The Sound of Music

The IU Opera Theater’s summer musical is the favorite, The Sound of Music. Conductor Michael Schwartzkopf, director Vincent Liotta and choreographer George Pinney have put together a real theatrical summer treat in this final collaboration of Richard Rodgers and Oscar Hammerstein.

The story is of a young postulant coming to be the governess of the seven children of a decorated Austrian military man and widower, Captain von Trapp, their falling in love and then the family’s dramatic escape from the encroaching Germans. This is certainly the stuff of sentiment, but it’s also based on the true story of the Trapp Family.

The part of the commanding but kindly Mother Abbess in The Sound of Music is a fine role that takes a good actor for the thoughtful scenes with Maria and a heroic singer for the demands of the

song "Climb Every Mountain." Janice Hauxwell had just the right measure of strictness and wisdom and did a fine job with the singing.

Tiffany Rosenquist was the postulant and governess Maria. Rosenquist acted with great energy and sang beautifully in a role that puts a lot of sophisticated demands on her voice. Her diction was letter perfect, she simply glowed around the children.

The children are a key to any production of The Sound of Music. The show requires the children to so grow under Maria’s teaching that they move the toughest audience, their own embittered father. They looked terrific and each had his or her own special character. All sang enchantingly. Solveig Olsen, Evan Van Doren, Britt Nicole Hendrix, Brian Lauer, Stephanie Marie Gardner and last, but not least, Lynne Bauman.

While we’re on the children, we should specially mention Solveig Olsen in the role of the oldest, the "Sixteen going on Seventeen" young woman. She was appropriately bashful in her duet with the young messenger Rolf, sung well by Nathan Bick.

Taylor Hightower played the stalwart Captain von Trapp. Von Trapp is such a stiff character that it must be hard for an actor to come up with an appropriate range for his emotions, but Hightower’s singing made up for the occasional lapses.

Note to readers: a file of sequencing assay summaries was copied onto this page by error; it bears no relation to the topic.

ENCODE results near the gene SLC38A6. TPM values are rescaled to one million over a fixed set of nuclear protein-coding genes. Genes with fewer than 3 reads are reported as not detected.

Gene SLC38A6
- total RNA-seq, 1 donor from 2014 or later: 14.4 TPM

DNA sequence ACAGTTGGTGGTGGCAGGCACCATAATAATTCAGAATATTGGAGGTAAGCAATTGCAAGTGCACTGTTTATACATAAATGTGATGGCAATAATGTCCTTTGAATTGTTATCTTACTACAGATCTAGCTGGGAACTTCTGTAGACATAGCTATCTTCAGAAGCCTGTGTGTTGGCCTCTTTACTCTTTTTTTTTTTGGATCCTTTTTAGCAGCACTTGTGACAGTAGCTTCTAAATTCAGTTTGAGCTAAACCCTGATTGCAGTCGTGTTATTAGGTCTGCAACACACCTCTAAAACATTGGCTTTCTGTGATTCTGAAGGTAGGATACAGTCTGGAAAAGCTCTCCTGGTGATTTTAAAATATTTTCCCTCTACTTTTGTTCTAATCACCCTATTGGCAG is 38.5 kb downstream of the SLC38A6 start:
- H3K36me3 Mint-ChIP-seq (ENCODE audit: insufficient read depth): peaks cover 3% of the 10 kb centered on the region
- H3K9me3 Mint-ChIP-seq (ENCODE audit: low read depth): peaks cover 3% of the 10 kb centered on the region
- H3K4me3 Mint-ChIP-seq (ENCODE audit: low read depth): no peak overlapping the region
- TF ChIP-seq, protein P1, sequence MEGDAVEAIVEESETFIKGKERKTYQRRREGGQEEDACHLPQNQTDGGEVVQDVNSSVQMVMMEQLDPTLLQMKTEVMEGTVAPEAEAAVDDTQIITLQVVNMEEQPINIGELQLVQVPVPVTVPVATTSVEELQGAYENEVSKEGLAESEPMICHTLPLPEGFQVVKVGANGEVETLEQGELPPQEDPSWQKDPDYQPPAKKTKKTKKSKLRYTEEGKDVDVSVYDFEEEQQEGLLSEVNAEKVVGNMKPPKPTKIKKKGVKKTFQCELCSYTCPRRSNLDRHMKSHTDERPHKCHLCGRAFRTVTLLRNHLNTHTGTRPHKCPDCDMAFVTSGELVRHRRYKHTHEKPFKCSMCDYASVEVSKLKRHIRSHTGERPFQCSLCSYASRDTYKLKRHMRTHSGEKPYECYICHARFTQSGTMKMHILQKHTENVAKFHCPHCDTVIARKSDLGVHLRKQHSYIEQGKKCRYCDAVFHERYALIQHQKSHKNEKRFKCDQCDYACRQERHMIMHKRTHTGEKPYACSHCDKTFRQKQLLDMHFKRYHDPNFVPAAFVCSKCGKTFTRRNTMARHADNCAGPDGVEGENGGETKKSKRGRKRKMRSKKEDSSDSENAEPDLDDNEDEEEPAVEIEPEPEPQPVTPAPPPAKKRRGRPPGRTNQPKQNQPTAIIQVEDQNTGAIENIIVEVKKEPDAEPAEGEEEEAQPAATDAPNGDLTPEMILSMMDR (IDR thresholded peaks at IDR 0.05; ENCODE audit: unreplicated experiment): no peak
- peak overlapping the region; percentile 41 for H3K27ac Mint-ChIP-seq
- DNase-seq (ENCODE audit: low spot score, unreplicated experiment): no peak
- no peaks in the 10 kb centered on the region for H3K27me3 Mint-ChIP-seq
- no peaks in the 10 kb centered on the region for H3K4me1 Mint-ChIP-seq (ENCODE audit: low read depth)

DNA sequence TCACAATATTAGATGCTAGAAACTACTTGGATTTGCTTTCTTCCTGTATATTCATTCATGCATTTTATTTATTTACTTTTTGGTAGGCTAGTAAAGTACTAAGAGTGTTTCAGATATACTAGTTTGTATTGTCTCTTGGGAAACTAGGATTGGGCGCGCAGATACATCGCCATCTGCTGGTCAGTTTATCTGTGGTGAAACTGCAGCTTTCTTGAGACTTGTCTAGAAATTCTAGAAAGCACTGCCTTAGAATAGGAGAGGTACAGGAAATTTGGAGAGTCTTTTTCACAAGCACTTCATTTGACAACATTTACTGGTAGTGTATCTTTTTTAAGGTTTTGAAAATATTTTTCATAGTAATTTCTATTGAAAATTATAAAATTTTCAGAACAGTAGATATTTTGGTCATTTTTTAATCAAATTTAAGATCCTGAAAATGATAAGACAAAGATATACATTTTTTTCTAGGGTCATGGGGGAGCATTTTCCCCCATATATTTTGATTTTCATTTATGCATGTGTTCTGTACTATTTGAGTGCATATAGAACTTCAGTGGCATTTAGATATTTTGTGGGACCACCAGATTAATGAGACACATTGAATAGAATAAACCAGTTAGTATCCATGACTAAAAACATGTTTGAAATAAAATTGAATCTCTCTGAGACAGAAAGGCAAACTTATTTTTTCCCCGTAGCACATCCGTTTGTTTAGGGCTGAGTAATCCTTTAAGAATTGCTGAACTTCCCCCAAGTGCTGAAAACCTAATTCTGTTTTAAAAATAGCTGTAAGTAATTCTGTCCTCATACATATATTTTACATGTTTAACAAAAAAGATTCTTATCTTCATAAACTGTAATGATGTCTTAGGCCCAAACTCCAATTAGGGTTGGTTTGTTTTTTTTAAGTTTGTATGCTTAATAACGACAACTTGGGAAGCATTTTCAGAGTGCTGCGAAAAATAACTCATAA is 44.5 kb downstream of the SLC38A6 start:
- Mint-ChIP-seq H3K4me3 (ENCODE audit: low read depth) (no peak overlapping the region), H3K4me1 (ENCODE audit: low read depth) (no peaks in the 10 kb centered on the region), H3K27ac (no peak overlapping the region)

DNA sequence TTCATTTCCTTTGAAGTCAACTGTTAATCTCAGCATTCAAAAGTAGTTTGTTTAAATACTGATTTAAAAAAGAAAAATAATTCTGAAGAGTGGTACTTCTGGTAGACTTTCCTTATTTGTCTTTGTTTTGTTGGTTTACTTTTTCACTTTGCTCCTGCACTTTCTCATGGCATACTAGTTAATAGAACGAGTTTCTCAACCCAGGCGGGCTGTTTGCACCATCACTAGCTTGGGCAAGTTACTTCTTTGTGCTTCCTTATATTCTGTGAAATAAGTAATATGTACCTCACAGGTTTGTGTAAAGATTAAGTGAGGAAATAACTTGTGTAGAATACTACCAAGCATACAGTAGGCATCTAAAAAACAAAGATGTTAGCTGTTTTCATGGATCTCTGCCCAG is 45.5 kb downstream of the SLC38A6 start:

The secondary plot of The Sound of Music brings in a couple of characters who throw the drama of the Nazi takeover of Austria into even sharper relief. Jeremy Brimm plays a very engaging wheeler dealer theater entrepreneur, Max, who seeks von Trapp’financial support. Mollie Dustin was Elsa Shrader, a sophisticated if slightly brittle business woman who wants to be the next Mrs. von Trapp. Max and Elsa counsel Captain von Trapp to get along by going along in the song "No Way to Stop It," but he’ll have none of this compromise. It’s interesting that in a musical filled with heartfelt hymns, anthems and folk like songs, those two have their own separate musical environment in the show’s only Broadway patter pieces.

The Sound of Music is a sentimental favorite for many and the IU Opera Theater production shows the success of loving and lavish attention to producing a delightful evening in the theater.

George Walker

George Walker was born in Winchester, Virginia, and raised in Owl’s Head, Maine, and Valhalla, New York. After graduating from the University of Michigan, he came to Bloomington in 1966 and completed an M.A.T. degree in English at Indiana University. George began announcing for WFIU in 1967. Currently, along with regularly hosting classical music shows, he interviews artists in a wide variety of areas and reviews plays and operas. He’s the proud father of grown sons Ben Walker (and his wife Elise Katzif Walker) and Aaron Walker. In his time away from WFIU, George enjoys an active life with wife Carolyn Lipson-Walker, singing, reading, exercising and playing guitar.

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